In November 2013, the Supreme Court granted certiorari in the Halliburton litigation to reconsider, and perhaps overrule, its seminal decision in Basic Inc. v. Levinson. Basic legitimated the fraud-on-the-market presumption of reliance, making securities class actions for claims of false corporate publicity viable, and such cases have become the central mechanisms for private securities fraud litigation. This move came after last Term’s Amgen decision, where four justices signaled their doubts about Basic. This essay looks at the connection between Amgen and the continuing viability of fraud-on-the-market litigation. How Halliburton comes out will likely depend on how the Court views the Private Securities Litigation Reform Act of 1995—was there an implicit Congressional endorsement of fraud-on-the-market as part of a broader political bargain to make such class actions harder (but not impossible) to bring? My essay considers that question along with others that are raised in the effort to overturn Basic.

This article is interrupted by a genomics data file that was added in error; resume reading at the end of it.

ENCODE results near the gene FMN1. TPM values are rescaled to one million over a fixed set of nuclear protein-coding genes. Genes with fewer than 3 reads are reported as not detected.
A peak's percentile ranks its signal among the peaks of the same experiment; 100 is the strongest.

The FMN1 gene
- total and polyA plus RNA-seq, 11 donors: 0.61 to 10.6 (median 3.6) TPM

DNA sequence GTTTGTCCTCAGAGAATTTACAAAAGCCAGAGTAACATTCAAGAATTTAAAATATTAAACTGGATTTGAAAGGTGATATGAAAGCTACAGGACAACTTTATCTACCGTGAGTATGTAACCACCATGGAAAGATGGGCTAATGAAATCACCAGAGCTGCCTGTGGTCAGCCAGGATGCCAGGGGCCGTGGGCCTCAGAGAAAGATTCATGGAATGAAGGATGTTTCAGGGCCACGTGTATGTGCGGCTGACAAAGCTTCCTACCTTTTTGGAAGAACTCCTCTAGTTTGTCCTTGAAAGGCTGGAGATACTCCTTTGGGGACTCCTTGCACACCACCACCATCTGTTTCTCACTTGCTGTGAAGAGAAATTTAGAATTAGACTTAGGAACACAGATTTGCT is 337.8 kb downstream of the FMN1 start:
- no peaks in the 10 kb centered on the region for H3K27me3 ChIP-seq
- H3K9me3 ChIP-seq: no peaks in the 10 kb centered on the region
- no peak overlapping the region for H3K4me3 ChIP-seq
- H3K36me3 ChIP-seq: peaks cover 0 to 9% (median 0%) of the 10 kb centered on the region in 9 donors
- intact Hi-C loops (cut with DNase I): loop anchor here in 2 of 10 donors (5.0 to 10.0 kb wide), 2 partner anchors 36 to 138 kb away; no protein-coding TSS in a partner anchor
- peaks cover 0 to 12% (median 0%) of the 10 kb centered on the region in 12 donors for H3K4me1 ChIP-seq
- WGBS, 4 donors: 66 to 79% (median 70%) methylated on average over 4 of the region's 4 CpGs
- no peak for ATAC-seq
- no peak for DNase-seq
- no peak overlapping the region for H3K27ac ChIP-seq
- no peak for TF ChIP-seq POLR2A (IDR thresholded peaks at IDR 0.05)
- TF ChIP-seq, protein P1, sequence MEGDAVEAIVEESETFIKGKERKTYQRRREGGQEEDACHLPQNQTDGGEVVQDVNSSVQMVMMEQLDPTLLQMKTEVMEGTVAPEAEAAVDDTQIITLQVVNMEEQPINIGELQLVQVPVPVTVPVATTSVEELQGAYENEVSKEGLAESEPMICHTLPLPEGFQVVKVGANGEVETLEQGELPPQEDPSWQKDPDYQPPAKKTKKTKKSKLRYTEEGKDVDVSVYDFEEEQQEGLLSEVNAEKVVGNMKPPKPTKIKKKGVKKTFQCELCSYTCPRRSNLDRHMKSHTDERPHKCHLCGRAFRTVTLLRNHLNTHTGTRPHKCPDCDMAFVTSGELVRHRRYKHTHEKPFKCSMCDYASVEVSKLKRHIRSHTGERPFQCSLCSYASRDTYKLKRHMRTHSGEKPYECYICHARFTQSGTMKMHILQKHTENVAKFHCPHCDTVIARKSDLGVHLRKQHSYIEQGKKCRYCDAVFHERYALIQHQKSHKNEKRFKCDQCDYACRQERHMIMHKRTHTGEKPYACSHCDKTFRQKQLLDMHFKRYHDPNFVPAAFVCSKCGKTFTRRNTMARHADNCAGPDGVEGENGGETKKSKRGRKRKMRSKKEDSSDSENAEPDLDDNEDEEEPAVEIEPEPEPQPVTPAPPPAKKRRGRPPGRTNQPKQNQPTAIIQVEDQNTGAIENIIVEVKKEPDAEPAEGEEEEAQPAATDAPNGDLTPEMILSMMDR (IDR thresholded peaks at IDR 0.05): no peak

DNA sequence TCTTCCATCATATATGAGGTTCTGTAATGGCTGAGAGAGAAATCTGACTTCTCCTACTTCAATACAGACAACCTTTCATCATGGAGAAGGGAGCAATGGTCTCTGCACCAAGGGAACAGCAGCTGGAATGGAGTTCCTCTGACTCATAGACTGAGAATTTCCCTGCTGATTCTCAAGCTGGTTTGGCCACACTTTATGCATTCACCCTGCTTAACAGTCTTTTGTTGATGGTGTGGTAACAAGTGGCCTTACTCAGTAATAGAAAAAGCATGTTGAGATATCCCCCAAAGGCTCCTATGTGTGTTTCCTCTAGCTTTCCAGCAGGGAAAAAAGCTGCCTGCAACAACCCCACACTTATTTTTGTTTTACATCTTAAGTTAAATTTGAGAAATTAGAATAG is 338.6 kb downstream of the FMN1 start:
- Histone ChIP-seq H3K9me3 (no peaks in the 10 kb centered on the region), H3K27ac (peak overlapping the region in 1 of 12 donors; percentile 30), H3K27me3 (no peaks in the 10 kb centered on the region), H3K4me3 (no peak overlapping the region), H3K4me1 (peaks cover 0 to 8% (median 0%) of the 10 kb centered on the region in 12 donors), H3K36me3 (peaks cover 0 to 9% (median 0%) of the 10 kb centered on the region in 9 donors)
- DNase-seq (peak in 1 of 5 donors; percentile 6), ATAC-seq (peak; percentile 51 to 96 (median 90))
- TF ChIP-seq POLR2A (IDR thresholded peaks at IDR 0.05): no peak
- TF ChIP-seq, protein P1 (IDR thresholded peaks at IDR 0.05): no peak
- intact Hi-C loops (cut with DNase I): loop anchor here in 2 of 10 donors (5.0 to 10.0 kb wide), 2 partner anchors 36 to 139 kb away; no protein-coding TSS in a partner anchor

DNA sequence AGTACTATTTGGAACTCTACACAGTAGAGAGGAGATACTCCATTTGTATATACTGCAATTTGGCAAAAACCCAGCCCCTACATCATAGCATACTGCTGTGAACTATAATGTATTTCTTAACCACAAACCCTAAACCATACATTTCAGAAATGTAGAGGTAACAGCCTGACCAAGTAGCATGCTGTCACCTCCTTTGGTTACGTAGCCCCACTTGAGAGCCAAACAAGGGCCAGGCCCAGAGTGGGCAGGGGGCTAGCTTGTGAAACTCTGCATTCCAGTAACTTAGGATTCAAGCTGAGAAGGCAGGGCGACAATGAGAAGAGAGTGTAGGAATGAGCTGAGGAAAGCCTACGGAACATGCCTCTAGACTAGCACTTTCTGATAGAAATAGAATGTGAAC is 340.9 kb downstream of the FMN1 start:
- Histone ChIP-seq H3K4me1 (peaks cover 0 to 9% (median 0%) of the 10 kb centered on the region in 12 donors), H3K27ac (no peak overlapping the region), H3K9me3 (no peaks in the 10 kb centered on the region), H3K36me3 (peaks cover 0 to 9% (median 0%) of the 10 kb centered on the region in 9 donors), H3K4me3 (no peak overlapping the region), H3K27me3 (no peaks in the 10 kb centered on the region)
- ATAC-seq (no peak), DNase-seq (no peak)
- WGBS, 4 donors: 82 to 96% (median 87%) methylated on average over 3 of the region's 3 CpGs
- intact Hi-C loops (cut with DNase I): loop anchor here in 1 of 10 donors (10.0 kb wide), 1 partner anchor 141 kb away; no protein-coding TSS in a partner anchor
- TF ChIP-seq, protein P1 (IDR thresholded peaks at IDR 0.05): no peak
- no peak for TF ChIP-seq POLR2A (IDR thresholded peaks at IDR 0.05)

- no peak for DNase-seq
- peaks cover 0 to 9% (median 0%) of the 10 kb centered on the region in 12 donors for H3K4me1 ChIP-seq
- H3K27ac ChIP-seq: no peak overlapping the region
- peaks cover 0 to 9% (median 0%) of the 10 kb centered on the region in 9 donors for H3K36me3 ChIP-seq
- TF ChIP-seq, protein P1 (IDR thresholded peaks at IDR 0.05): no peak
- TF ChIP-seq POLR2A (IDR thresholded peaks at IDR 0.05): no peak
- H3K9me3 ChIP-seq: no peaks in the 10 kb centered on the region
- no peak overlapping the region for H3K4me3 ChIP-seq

Scholarly Commons Citation
Langevoort, Donald C., "Judgment Day for Fraud-on-the-Market?: Reflections on Amgen and the Second Coming of Halliburton" (2013). Georgetown Law Faculty Publications and Other Works. 1226.